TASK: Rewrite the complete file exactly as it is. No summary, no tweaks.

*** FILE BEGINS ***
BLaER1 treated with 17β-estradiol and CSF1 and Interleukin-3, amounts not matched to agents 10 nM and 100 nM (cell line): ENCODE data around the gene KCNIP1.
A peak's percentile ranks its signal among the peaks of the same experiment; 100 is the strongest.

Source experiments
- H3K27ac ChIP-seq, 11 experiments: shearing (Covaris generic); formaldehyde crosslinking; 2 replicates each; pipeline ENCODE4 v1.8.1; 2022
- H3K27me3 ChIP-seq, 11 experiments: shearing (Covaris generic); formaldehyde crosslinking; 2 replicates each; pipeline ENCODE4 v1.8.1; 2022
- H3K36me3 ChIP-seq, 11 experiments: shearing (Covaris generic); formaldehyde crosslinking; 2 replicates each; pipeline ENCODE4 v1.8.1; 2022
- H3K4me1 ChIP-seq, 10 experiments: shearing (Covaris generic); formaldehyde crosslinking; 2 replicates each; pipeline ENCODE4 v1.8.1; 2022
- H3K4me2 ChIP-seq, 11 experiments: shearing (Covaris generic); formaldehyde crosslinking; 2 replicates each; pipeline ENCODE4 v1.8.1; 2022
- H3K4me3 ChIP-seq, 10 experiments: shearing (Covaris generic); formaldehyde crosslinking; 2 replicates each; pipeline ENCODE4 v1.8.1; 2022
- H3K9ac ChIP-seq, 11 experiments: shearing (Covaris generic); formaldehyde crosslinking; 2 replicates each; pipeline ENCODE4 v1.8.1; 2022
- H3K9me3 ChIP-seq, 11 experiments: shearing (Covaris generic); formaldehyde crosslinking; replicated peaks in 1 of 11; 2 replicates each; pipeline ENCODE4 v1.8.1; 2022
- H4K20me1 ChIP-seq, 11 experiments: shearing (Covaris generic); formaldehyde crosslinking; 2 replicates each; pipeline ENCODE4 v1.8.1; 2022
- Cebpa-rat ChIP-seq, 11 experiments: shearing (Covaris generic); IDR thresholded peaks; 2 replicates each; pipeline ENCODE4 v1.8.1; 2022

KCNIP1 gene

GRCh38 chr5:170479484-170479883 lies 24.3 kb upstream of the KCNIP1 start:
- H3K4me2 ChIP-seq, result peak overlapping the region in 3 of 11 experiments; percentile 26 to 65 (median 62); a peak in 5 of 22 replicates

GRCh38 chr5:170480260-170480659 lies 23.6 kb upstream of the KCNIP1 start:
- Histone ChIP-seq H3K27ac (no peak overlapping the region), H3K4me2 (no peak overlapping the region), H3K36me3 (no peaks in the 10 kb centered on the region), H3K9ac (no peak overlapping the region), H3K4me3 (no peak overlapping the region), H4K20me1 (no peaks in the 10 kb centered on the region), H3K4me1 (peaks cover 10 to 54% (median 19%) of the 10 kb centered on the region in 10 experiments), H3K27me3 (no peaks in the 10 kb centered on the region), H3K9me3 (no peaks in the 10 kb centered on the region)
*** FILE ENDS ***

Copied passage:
BLaER1 treated with 17β-estradiol and CSF1 and Interleukin-3, amounts not matched to agents 10 nM and 100 nM (cell line): ENCODE data around the gene KCNIP1.
A peak's percentile ranks its signal among the peaks of the same experiment; 100 is the strongest.

Source experiments
- H3K27ac ChIP-seq, 11 experiments: shearing (Covaris generic); formaldehyde crosslinking; 2 replicates each; pipeline ENCODE4 v1.8.1; 2022
- H3K27me3 ChIP-seq, 11 experiments: shearing (Covaris generic); formaldehyde crosslinking; 2 replicates each; pipeline ENCODE4 v1.8.1; 2022
- H3K36me3 ChIP-seq, 11 experiments: shearing (Covaris generic); formaldehyde crosslinking; 2 replicates each; pipeline ENCODE4 v1.8.1; 2022
- H3K4me1 ChIP-seq, 10 experiments: shearing (Covaris generic); formaldehyde crosslinking; 2 replicates each; pipeline ENCODE4 v1.8.1; 2022
- H3K4me2 ChIP-seq, 11 experiments: shearing (Covaris generic); formaldehyde crosslinking; 2 replicates each; pipeline ENCODE4 v1.8.1; 2022
- H3K4me3 ChIP-seq, 10 experiments: shearing (Covaris generic); formaldehyde crosslinking; 2 replicates each; pipeline ENCODE4 v1.8.1; 2022
- H3K9ac ChIP-seq, 11 experiments: shearing (Covaris generic); formaldehyde crosslinking; 2 replicates each; pipeline ENCODE4 v1.8.1; 2022
- H3K9me3 ChIP-seq, 11 experiments: shearing (Covaris generic); formaldehyde crosslinking; replicated peaks in 1 of 11; 2 replicates each; pipeline ENCODE4 v1.8.1; 2022
- H4K20me1 ChIP-seq, 11 experiments: shearing (Covaris generic); formaldehyde crosslinking; 2 replicates each; pipeline ENCODE4 v1.8.1; 2022
- Cebpa-rat ChIP-seq, 11 experiments: shearing (Covaris generic); IDR thresholded peaks; 2 replicates each; pipeline ENCODE4 v1.8.1; 2022

KCNIP1 gene

GRCh38 chr5:170479484-170479883 lies 24.3 kb upstream of the KCNIP1 start:
- H3K4me2 ChIP-seq, result peak overlapping the region in 3 of 11 experiments; percentile 26 to 65 (median 62); a peak in 5 of 22 replicates

GRCh38 chr5:170480260-170480659 lies 23.6 kb upstream of the KCNIP1 start:
- Histone ChIP-seq H3K27ac (no peak overlapping the region), H3K4me2 (no peak overlapping the region), H3K36me3 (no peaks in the 10 kb centered on the region), H3K9ac (no peak overlapping the region), H3K4me3 (no peak overlapping the region), H4K20me1 (no peaks in the 10 kb centered on the region), H3K4me1 (peaks cover 10 to 54% (median 19%) of the 10 kb centered on the region in 10 experiments), H3K27me3 (no peaks in the 10 kb centered on the region), H3K9me3 (no peaks in the 10 kb centered on the region)